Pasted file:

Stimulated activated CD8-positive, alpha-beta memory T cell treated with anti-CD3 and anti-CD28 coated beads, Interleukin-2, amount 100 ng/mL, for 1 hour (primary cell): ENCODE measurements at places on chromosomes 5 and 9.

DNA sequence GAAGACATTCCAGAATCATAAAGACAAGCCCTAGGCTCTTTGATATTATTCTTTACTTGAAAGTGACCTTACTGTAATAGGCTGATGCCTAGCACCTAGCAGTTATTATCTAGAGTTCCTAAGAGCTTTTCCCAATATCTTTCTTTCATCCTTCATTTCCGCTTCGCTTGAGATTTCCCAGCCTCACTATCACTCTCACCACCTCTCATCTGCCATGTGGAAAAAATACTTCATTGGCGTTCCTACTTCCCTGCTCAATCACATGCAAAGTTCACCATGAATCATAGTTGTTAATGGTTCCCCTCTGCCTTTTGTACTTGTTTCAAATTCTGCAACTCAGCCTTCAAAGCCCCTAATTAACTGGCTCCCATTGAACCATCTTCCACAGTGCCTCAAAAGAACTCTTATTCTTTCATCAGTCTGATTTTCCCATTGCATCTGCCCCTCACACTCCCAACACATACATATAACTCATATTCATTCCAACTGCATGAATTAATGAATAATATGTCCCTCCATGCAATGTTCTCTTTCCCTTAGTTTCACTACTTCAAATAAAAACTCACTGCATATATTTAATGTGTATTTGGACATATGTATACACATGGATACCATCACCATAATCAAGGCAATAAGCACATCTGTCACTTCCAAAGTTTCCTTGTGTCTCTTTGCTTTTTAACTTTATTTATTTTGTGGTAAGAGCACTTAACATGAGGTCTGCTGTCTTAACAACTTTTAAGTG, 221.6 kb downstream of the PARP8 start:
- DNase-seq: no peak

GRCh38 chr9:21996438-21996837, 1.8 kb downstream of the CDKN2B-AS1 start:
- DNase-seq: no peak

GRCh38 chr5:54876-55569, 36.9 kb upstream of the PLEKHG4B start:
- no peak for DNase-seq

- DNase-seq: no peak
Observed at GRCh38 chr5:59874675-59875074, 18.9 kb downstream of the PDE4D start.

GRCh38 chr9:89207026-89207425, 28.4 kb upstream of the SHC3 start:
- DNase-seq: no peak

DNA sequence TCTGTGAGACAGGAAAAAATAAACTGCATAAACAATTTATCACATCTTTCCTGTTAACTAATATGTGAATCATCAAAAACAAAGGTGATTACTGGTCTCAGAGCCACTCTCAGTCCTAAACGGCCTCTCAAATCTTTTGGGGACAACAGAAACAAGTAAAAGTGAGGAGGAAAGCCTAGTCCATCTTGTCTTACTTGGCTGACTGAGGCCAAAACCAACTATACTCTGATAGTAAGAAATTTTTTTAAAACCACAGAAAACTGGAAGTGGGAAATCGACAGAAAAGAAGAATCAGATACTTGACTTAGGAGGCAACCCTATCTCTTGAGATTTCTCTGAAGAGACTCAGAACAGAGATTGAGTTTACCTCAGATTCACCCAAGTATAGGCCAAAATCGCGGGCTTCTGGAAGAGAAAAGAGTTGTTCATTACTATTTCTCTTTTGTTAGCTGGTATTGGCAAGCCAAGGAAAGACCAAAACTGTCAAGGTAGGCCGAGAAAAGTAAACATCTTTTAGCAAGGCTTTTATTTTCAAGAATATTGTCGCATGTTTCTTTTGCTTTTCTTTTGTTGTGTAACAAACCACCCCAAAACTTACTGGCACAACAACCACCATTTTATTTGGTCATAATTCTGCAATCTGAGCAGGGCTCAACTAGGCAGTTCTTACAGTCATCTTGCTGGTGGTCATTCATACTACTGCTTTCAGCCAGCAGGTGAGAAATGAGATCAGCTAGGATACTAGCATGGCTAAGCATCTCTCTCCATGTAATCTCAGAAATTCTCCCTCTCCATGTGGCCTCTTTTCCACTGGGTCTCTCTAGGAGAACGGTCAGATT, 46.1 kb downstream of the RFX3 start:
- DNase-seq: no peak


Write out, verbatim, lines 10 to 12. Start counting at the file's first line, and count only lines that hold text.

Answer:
GRCh38 chr9:89207026-89207425, 28.4 kb upstream of the SHC3 start:
- DNase-seq: no peak

DNA sequence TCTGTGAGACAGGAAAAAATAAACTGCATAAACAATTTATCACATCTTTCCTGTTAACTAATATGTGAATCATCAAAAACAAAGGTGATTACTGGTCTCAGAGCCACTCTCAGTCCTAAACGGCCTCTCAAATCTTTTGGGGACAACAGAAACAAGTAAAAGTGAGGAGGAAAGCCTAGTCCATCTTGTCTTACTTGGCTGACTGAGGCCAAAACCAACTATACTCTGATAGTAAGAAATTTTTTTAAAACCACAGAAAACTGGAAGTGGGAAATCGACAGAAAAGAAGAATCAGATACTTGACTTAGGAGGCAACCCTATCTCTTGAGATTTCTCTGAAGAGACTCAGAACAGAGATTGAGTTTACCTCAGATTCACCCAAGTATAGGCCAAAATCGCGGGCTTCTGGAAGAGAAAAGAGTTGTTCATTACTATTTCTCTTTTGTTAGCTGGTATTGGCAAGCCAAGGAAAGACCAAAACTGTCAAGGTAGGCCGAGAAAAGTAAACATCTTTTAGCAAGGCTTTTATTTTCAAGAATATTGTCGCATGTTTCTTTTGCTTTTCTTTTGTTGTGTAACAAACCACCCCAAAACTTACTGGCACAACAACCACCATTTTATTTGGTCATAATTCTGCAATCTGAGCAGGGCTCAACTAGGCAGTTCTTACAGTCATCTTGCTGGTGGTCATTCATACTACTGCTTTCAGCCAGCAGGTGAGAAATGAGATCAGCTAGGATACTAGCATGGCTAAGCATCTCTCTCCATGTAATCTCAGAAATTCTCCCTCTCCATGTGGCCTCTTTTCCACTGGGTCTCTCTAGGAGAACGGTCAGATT, 46.1 kb downstream of the RFX3 start: